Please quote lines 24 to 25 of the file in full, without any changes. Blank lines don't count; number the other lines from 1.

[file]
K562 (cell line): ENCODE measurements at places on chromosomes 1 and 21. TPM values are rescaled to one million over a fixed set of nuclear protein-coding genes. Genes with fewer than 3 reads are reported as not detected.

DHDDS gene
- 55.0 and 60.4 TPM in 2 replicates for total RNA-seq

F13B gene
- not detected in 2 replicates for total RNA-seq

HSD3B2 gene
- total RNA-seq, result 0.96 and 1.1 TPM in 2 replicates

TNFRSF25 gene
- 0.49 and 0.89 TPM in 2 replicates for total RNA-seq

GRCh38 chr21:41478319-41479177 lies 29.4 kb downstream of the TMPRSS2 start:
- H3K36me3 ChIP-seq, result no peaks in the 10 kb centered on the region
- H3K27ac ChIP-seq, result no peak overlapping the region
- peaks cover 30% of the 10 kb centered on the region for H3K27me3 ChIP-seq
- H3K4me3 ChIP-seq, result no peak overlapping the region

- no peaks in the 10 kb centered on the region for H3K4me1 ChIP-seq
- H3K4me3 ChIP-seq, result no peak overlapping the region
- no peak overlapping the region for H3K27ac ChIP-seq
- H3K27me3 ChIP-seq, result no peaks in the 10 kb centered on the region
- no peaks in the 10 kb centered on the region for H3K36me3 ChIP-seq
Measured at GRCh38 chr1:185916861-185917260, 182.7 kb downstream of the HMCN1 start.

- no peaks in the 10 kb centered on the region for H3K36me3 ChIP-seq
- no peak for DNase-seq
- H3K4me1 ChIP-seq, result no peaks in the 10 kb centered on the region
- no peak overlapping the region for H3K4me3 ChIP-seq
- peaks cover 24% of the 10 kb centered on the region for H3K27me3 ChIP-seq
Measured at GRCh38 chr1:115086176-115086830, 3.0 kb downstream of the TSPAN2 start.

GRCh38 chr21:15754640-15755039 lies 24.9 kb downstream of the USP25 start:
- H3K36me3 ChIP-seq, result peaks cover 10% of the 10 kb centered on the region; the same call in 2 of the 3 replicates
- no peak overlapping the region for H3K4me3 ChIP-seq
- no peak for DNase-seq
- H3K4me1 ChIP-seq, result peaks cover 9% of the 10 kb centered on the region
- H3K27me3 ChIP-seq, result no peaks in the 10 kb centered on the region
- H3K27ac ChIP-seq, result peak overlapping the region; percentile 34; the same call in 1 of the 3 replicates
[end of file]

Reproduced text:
- no peak overlapping the region for H3K4me3 ChIP-seq
- peaks cover 24% of the 10 kb centered on the region for H3K27me3 ChIP-seq